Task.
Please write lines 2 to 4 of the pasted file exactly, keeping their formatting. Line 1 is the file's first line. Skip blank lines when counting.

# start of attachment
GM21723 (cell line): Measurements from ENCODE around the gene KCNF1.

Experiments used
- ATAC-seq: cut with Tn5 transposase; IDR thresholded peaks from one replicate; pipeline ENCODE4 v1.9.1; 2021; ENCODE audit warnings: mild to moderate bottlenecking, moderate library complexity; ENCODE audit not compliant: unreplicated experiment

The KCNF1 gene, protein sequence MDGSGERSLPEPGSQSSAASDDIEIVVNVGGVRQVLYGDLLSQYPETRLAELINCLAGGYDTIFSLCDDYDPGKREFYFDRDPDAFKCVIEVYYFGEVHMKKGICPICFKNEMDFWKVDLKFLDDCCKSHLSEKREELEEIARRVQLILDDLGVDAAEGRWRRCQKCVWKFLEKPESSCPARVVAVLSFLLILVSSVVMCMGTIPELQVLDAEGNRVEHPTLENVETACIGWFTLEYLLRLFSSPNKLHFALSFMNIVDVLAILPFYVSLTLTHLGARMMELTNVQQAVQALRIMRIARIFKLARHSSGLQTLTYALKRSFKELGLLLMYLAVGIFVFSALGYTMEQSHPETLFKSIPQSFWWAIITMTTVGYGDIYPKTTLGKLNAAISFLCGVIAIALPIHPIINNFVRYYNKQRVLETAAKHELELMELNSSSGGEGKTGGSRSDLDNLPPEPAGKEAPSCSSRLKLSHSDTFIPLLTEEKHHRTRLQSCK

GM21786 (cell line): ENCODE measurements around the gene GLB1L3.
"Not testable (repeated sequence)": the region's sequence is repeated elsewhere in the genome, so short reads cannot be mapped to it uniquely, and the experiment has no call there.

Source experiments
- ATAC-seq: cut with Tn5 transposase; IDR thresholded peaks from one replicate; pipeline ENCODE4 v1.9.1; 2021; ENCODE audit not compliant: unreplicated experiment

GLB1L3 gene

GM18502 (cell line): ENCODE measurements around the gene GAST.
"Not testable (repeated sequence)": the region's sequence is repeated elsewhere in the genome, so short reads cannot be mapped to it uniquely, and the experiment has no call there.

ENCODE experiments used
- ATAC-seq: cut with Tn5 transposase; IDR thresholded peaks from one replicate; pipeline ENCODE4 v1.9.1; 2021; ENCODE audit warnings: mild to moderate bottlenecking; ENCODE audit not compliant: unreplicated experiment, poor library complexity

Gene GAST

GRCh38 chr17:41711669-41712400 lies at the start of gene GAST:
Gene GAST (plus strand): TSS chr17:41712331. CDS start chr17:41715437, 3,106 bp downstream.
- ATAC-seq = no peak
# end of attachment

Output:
Experiments used
- ATAC-seq: cut with Tn5 transposase; IDR thresholded peaks from one replicate; pipeline ENCODE4 v1.9.1; 2021; ENCODE audit warnings: mild to moderate bottlenecking, moderate library complexity; ENCODE audit not compliant: unreplicated experiment

The KCNF1 gene, protein sequence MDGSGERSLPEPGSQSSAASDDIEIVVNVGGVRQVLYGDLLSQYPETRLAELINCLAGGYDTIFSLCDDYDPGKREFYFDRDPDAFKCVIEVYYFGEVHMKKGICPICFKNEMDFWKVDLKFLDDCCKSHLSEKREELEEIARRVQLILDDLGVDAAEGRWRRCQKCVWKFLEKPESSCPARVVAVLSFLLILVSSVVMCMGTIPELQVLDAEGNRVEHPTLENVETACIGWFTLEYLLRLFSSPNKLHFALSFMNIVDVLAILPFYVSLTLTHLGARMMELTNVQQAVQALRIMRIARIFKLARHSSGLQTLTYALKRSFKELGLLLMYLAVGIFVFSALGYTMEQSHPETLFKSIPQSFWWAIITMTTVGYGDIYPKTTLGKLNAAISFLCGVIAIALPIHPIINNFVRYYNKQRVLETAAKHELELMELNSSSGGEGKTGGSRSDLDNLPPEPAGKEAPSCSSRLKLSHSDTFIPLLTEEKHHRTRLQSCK